Typically, the European Union, fearing Congressional sanctions, has agreed to cease taking new contracts on Iranian oil by July 1, a decision that has placed special burdens on struggling countries in its southern tier like Greece and Italy. With European buyers boycotting, Iran will depend for customers on Asian countries, which jointly purchase some 64 percent of its petroleum, and those of the global South. Of these, China and India have declined to join the boycott. South Korea, which buys $14 billion worth of Iranian petroleum a year, accounting for some 10 percent of its oil imports, has pleaded with Washington for an exemption, as has Japan which got 8.8 percent of its petroleum imports from Iran last year, more than 300,000 barrels a day—and more in absolute terms than South Korea. Japan, which is planning to cut its Iranian imports by 12 percent this year, has already won an exemption.
Faced with the economic damage a sudden interruption of oil imports from Iran would inflict on East Asian economies, the Obama administration has instead attempted to extract pledges of future 10-20 percent reductions in return for those Treasury Department exemptions. Since it’s easier to make promises than institute a boycott, allies are lining up with pledges. (Even Turkey has gone this route.)
Such vows are almost certain to prove relatively empty. After all, there are few options for such countries other than continuing to buy Iranian oil unless they can find new sources—unlikely at present, despite Saudi promises to ramp up production—or drastically cut back on energy use, ensuring economic contraction and domestic wrath.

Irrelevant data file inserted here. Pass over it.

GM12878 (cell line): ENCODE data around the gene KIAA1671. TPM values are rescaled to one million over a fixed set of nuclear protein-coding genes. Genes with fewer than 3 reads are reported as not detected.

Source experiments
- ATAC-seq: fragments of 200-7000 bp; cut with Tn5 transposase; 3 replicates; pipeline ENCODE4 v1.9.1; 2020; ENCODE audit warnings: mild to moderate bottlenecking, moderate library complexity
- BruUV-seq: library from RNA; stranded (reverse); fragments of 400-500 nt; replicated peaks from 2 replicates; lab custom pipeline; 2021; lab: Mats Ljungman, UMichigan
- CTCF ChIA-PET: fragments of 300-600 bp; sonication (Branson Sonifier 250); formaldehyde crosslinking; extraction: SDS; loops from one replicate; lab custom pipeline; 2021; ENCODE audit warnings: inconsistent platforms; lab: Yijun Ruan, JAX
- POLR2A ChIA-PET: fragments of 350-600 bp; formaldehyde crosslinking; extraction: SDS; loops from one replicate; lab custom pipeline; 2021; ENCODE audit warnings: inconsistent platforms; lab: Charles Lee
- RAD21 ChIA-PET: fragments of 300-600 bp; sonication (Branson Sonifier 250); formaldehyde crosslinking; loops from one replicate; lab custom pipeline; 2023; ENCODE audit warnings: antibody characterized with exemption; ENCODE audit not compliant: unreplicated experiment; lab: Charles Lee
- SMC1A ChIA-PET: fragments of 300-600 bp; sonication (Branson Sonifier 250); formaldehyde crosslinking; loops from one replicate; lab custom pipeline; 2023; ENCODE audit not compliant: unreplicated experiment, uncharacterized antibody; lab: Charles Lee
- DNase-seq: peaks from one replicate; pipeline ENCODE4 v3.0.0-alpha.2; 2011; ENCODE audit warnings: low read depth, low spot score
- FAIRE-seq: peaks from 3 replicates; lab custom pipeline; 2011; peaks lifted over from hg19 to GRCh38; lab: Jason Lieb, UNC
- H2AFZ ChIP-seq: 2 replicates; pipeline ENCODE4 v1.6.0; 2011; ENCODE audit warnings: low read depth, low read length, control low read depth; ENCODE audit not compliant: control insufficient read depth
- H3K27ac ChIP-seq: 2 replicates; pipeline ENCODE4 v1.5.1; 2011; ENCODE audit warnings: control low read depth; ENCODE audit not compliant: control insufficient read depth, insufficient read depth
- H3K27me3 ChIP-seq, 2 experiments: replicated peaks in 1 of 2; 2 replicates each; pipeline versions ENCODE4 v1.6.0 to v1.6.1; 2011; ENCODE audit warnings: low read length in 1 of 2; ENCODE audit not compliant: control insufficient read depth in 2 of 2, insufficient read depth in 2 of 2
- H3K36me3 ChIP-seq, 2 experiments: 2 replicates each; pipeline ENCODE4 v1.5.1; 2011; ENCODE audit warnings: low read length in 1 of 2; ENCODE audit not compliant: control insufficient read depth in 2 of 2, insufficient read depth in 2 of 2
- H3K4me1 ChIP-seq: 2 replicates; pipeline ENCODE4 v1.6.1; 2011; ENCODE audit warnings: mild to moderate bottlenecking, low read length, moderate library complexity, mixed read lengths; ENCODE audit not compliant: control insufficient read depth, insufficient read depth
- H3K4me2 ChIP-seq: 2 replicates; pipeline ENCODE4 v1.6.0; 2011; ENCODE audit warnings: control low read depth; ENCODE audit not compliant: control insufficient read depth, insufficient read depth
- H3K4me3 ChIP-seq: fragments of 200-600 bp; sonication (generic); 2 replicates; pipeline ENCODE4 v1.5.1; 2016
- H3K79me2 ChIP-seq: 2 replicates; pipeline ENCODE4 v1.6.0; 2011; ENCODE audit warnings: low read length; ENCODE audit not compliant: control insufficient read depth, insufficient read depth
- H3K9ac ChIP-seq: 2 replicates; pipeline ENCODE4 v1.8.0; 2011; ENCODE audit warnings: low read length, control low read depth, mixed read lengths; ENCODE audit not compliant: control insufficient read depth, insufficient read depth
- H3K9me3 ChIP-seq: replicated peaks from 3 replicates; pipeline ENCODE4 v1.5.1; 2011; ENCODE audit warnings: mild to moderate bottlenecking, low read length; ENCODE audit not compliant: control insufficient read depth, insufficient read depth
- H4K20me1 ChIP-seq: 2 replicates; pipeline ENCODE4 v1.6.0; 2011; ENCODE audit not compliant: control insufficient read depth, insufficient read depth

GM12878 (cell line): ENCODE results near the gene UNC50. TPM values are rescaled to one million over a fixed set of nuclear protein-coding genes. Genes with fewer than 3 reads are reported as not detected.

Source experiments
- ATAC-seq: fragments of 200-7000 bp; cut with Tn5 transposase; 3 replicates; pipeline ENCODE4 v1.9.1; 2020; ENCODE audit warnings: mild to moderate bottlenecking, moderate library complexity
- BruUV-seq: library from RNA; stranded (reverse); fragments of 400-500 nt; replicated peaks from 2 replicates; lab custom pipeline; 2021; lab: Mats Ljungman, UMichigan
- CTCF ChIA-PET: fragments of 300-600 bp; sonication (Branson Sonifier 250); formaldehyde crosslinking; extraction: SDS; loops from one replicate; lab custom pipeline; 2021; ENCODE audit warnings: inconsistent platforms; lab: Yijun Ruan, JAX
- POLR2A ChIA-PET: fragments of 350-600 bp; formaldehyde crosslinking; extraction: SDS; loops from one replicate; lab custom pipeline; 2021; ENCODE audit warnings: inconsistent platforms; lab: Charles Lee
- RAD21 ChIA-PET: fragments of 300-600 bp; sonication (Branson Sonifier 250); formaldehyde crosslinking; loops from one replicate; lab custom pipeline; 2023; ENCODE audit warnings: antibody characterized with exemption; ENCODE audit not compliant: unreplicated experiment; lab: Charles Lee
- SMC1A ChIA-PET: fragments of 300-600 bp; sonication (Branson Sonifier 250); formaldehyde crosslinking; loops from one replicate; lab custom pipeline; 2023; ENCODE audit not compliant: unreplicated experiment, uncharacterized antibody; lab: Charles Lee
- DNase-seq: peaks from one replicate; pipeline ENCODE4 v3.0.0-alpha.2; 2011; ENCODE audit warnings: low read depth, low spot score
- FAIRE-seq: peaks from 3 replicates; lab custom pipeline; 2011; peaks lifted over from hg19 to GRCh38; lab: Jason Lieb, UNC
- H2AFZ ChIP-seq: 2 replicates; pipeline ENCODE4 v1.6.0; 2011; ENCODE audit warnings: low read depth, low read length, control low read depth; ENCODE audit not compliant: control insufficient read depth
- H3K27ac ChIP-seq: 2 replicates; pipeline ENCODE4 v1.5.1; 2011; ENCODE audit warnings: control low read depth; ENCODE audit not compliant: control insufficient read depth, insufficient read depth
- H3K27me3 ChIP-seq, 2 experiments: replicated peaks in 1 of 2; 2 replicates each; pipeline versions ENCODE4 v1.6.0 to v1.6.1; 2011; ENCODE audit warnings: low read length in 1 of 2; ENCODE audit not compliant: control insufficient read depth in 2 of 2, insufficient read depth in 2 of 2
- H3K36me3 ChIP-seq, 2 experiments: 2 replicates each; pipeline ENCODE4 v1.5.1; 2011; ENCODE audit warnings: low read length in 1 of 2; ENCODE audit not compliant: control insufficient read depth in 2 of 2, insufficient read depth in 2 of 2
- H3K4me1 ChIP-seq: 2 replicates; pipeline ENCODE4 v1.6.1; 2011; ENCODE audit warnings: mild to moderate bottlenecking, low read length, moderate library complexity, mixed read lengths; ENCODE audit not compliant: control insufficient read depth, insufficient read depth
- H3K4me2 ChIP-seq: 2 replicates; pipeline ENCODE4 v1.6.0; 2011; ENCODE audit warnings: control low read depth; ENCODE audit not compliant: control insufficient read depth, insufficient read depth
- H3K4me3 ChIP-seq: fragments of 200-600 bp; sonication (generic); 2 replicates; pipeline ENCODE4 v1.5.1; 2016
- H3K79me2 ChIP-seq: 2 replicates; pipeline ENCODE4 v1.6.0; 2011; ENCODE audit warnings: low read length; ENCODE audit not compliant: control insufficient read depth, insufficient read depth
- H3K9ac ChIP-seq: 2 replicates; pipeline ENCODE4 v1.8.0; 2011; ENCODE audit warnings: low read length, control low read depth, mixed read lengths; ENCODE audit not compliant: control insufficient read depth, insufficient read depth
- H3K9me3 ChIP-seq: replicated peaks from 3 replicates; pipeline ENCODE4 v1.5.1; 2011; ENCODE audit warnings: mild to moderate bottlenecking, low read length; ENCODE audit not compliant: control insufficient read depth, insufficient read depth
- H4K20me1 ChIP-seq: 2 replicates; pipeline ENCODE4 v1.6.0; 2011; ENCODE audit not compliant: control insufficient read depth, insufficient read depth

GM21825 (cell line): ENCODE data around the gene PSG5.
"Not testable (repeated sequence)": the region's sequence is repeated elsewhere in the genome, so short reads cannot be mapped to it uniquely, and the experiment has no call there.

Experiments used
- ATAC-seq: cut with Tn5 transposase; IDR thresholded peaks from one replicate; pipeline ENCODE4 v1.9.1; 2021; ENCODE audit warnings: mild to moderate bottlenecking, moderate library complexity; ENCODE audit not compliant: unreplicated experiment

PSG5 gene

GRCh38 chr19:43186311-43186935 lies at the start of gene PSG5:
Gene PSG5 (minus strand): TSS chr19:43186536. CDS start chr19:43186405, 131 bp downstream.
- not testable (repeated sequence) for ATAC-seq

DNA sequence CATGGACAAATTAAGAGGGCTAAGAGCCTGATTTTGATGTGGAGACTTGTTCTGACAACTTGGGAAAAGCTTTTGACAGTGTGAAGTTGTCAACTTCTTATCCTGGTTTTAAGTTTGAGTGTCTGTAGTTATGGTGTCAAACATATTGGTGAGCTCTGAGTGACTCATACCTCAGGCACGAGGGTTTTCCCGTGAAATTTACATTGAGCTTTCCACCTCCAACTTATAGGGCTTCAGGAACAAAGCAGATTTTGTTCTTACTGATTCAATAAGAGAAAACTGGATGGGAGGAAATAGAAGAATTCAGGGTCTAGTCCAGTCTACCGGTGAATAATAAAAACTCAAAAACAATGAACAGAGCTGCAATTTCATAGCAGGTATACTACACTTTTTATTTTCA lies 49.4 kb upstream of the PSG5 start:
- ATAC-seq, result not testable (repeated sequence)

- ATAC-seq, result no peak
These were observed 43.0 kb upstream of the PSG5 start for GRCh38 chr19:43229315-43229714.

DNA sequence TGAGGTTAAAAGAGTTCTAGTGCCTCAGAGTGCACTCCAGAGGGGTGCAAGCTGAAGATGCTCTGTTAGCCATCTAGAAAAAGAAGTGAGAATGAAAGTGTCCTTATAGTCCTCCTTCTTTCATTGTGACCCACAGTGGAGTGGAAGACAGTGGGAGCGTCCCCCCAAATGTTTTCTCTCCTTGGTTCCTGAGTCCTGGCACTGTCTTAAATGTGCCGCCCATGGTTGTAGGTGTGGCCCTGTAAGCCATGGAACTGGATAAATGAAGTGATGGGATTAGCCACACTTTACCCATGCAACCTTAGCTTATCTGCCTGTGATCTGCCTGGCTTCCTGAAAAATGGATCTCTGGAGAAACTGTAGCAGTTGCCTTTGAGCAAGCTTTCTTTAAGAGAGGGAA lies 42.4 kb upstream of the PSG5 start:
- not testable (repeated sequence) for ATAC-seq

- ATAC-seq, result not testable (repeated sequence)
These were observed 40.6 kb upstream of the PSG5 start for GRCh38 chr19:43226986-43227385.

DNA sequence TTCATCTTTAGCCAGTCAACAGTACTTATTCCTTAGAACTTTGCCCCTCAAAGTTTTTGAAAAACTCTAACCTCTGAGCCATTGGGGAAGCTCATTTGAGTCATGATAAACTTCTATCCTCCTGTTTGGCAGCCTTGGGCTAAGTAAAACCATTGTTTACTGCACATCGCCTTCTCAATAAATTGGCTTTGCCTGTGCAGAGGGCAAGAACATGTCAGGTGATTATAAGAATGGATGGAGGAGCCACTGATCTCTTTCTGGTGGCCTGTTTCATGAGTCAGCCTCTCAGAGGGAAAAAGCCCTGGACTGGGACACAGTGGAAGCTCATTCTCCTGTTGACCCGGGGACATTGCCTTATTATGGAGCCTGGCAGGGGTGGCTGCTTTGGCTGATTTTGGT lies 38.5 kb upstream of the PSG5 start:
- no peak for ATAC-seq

What this means in reality is that the US and Israeli quest to cut off Iran’s exports will probably be a quixotic one. For the plan to work, oil demand would have to remain steady and other exporters would have to replace Iran’s roughly 2.5 million barrels a day on the global market. For instance, Saudi Arabia has increased the amount of petroleum it pumps and is promising a further rise in output this summer in an attempt to flood the market and allow countries to replace Iranian purchases with Saudi ones.
But experts doubt the Saudi ability to do this long term and—most important of all—global demand is not steady. It’s crucially on the rise in both China and India. For Washington’s energy blockade to work, Saudi Arabia and other suppliers would have to reliably replace Iran’s oil production and cover increased demand, as well as expected smaller shortfalls caused by crises in places like Syria and South Sudan and by declining production in older fields elsewhere.